What’s the secret to capturing a photograph that takes you back to a moment in time? How can a single image capture not only sights, but also the sounds, smells, and feelings of a place? We asked photographer Daniel Milnor for his tips on preserving and documenting moments through photography.
What’s the best way to capture memorable moments?
Truly capturing moments requires a certain skill level with photography that may take you a while to achieve. This is normal, natural, and to be expected. Documenting real life takes practice. Great photography is rare, regardless of advances in technology, so developing your technique is important. Learning to anticipate, learning to see the light, and getting comfortable with your equipment.
Talking of equipment, what camera should I buy?
I always give the same answer. Buy the camera that’s small enough for you to carry all day, every day, regardless of where you are or what you’re doing. I have a camera with me at all times. It’s a real camera too, not a mobile phone.
What do you think about only using mobile to capture memorable moments?
Most people seem to be totally happy doing just this, but for me I need and want much more than what I can do with a phone. Mobile images tend to work well for posted, static, somewhat generic imagery. The beauty of the phone? The size and the fact that it’s in-hand for most of humanity at this point. But, if you really want be a visual historian of memorable moments, my advice is to get something you can put to your eye. Something you bond with. Something that allows for a far wider range of image, and the development of your style. Mobile phone imagery is ubiquitous and it’s nearly impossible to tell who did what when looking at it.
Are there certain ingredients you watch for when looking for moments?
In essence, we’re talking about the building blocks of successful imagery. Light, timing, and composition. In that order, and that order of importance. Great light is essential, especially if you’re able to control timing, locations, etc. Timing is what REAL moments are about. Here one second, then gone forever. Composition, well, that’s where your practice comes in. Your composition, how you see and dissect the world is native to you, and you must practice to find it. There are many “rules” to composition, but in my mind, they’re guidelines and are all subject to being broken.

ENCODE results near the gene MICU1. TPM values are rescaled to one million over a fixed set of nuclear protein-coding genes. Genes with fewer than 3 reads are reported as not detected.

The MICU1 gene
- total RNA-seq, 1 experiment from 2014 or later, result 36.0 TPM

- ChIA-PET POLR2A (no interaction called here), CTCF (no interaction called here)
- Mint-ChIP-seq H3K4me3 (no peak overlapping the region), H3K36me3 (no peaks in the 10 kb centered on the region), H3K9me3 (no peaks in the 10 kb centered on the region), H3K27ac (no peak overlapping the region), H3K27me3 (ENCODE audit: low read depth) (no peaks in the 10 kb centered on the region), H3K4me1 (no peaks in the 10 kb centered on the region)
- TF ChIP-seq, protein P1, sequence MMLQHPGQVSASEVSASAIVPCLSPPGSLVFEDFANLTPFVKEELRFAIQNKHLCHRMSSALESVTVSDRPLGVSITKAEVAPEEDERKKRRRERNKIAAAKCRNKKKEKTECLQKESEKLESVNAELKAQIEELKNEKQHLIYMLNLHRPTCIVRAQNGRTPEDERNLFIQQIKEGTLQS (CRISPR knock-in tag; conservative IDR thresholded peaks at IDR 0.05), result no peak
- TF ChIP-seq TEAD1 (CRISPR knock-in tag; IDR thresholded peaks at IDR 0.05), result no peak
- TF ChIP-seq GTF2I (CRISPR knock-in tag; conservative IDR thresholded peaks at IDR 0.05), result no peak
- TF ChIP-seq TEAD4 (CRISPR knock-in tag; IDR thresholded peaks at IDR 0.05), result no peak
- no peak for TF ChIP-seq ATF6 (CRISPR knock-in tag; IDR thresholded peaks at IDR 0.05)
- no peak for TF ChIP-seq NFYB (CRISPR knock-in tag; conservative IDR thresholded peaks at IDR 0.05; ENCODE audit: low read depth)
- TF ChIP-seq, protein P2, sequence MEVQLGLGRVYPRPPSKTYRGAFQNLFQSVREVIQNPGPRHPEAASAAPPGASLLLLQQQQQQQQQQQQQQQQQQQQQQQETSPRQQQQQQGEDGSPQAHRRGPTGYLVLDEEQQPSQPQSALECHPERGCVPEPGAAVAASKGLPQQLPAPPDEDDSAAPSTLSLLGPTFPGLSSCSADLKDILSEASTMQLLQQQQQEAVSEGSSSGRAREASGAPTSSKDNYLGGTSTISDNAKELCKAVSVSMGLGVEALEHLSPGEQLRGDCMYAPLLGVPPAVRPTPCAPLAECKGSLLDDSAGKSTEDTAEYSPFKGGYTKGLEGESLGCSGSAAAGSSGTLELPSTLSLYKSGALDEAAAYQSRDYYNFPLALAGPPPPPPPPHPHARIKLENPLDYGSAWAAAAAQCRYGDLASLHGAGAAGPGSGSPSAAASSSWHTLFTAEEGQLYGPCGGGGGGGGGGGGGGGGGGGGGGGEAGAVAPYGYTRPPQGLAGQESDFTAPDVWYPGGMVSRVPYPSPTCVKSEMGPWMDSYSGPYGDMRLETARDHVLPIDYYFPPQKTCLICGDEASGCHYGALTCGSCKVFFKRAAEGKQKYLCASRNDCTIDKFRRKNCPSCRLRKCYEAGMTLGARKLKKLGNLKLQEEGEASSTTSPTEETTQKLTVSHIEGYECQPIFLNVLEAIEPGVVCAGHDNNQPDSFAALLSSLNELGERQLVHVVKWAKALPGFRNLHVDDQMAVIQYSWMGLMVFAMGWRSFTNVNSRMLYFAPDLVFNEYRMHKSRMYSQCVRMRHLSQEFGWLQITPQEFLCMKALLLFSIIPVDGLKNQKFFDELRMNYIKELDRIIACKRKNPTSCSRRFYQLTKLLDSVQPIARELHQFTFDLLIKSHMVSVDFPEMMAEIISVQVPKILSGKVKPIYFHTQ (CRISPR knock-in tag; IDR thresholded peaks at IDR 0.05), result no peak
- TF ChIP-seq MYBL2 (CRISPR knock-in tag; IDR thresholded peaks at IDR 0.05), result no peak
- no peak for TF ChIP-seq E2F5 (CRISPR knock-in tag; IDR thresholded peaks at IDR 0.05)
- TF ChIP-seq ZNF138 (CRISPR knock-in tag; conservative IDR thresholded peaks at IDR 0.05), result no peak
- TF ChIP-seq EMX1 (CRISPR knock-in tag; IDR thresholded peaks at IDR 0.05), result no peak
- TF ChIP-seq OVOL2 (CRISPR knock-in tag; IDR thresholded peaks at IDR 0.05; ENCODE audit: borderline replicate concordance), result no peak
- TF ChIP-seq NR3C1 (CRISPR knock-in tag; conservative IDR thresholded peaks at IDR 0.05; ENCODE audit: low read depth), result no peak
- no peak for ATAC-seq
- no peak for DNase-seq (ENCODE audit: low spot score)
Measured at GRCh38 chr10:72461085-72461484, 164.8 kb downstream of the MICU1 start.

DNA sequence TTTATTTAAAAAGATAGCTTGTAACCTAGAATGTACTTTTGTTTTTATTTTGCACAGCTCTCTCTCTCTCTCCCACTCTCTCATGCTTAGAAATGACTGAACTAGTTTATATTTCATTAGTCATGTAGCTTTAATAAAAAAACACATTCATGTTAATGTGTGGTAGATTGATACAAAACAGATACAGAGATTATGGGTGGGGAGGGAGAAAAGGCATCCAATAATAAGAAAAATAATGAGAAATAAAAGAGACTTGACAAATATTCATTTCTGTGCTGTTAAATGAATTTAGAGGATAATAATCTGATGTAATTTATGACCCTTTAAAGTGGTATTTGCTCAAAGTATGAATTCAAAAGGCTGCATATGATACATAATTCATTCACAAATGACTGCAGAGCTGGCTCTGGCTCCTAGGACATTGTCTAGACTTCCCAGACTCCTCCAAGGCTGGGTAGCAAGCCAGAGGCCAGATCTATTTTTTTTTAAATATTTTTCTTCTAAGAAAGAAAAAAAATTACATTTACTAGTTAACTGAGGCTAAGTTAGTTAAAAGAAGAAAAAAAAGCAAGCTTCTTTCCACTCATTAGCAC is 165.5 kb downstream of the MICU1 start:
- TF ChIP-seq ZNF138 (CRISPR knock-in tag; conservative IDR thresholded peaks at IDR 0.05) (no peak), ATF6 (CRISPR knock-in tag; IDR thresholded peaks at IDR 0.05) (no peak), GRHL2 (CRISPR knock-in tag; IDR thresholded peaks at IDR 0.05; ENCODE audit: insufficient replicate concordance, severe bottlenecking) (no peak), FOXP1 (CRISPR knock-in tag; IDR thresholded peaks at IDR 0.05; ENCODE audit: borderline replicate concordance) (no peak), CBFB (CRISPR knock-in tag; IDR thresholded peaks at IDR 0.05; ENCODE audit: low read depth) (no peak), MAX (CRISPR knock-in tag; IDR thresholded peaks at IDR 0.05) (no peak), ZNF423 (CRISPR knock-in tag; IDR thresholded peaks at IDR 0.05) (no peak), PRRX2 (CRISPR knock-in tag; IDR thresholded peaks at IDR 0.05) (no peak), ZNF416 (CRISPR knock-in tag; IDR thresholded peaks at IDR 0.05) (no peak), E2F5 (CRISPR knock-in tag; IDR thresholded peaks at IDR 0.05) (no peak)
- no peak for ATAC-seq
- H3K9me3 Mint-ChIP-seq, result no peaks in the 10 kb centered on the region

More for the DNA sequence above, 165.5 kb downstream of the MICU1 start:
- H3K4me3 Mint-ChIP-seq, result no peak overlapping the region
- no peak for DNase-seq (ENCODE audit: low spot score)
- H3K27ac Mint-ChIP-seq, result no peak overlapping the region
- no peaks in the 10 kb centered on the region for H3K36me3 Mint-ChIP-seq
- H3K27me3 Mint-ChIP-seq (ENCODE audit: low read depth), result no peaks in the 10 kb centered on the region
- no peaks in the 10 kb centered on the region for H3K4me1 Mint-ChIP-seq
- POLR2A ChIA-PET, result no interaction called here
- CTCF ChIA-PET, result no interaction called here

Which photographers are known for capturing real-life moments?
Well, there have been many, but most notably we can talk about Henri Cartier Bresson, who coined the phrase “the decisive moment.” This idea applies to moments both large and small. If you’re a war photographer, like the folks at Magnum or VII, it could be something historical and world-changing. But it also applies to you and me photographing kids, grandchildren, family events, etc. Looking for real moments, and attempting to capture them, is addictive and highly rewarding.
Let’s talk about preservation. Why is it so important?
I know we live in a world that’s obsessed with the now, but preserving your moments is about legacy, history, family, and memory. Photographs are evidence of life, of truth and of details, things the brain isn’t necessarily designed to record in quite the same way.
Are there steps I can take to help with preserving my photographs?
Yes. First and foremost, develop a system and stick with it, so that each and every time you return with new images you’re not wondering what to do with them, how you’re going to label them, and where to store them. Develop your plan and follow it as precisely as you can.
Film was so easy to preserve, but what about the digital files of today?
Good point. With film you could throw your negatives in a shoe-box and 75 years later they were still there. Digital is entirely different. For those of you already uttering “Just back it up to the cloud,” this still isn’t a practical solution for lots of people. Just think about this. Every time your finger hits the shutter, and you create a digital photograph, you’re now on the hook to preserve that image for the entirety of your life. That’s what we’re talking about here, right? So, if that image ends up on your hard drive, at some point that drive will need to be replaced, which means you must migrate that data to another location. No big deal, right? Hard drives are cheap. Okay, now let’s say you have 20TB of data, or 30TB, or 40TB, or more? Yours truly has somewhere between 40-50TB, and that’s just my digital work. Even getting this amount of data on the cloud is difficult, time consuming, and far too costly. And what happens when the cloud service you’re using goes away? This happened to me and I lost my online access to 30,000 images. (I still have them all in my archive…PHEW.)
What I’m getting at is that preserving digital photographs is a real commitment.
What do you recommend as a good place to start?
Not to get too technical, but I’m a fan of buying removable hard drive systems, with at least four bays. I have one main drive then back up each shoot to the three remaining drives. Two of these remaining three drives stay on property, while the fourth drive is kept in a secure, offsite location. I also think using a cloud service to archive ONLY your selects, or edits, is a smart idea if you can afford it and have the bandwidth for uploading RAW files.
Are there any other ways to preserve?
Prints and photo books are a great way to preserve your images. Many printers today use archival ink, and plenty of papers offer archival qualities. I have an inkjet print in my office that gets hit with direct sun every day, and after 20 years it looks brand new. I’m a huge fan of print, and the benefits that come with printing your work. Plus, having yet another copy of your best image is great, added protection.
Memorable moments caught on camera make beautiful photo books. Start yours today.